Native Daughter IStore Review (0)
PRESENTED BY : Samantha Impumelelo Maseko
|Oil paint, Wool, Gold dust & fabric on Brown Paper
|Johannesburg, south Africa
|Samantha Impumelelo Maseko
“At the end of the day, black bodies are political…” – Amy Sherald Samantha Maseko work tackles the themes of black femininity. Her works embody the African American parfait painter’s words , as she unearths and challenges aspects of blackness clothed in the female form - whether by interrogating hair, colourism or the sexualisation of the black body.. There is a single constant present throughout her many themes and mediums, and that is a need to present blackness as aesthetically pleasing. This desire to bind representations of the black figure is no doubt a result of her love for fashion. Samantha gathers inspiration from two contrasting historical events such as the tignon laws and the 21st century trend leading black women to replace natural hair with synthetic hair, bleaching the skintone and modifying the body to fit into certain beauty standards. . However her work does not dwell on the traumatic historical predicaments hence it celebrates the versatility of African (Afro) hair. She molds her subjects’ hair into a popular Nigerian hairstyle known as threading using a heat glue gun, wool and gold dust to create a crown-like structure to emphasize a popular term “Crowning Glory” used by the black society referencing Wooly textured hair.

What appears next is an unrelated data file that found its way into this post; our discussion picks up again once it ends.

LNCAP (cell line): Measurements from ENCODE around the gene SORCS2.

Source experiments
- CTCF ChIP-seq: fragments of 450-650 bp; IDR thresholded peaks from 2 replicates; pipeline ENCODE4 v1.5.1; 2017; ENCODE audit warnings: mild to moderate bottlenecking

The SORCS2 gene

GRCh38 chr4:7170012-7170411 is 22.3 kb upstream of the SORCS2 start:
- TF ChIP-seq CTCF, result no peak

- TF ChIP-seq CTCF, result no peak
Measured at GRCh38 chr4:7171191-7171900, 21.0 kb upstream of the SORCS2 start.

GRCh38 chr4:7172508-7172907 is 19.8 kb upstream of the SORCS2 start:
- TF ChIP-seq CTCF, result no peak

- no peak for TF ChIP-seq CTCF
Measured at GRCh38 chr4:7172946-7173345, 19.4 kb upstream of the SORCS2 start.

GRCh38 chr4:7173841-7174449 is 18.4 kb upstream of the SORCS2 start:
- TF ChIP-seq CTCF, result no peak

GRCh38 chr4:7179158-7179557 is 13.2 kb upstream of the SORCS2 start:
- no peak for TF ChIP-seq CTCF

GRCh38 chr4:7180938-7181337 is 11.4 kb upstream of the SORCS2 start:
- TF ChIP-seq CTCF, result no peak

Maseko’s works serves as a cathartic dialogue between little black girls and black women who have felt dismissed or degraded for wearing it natural.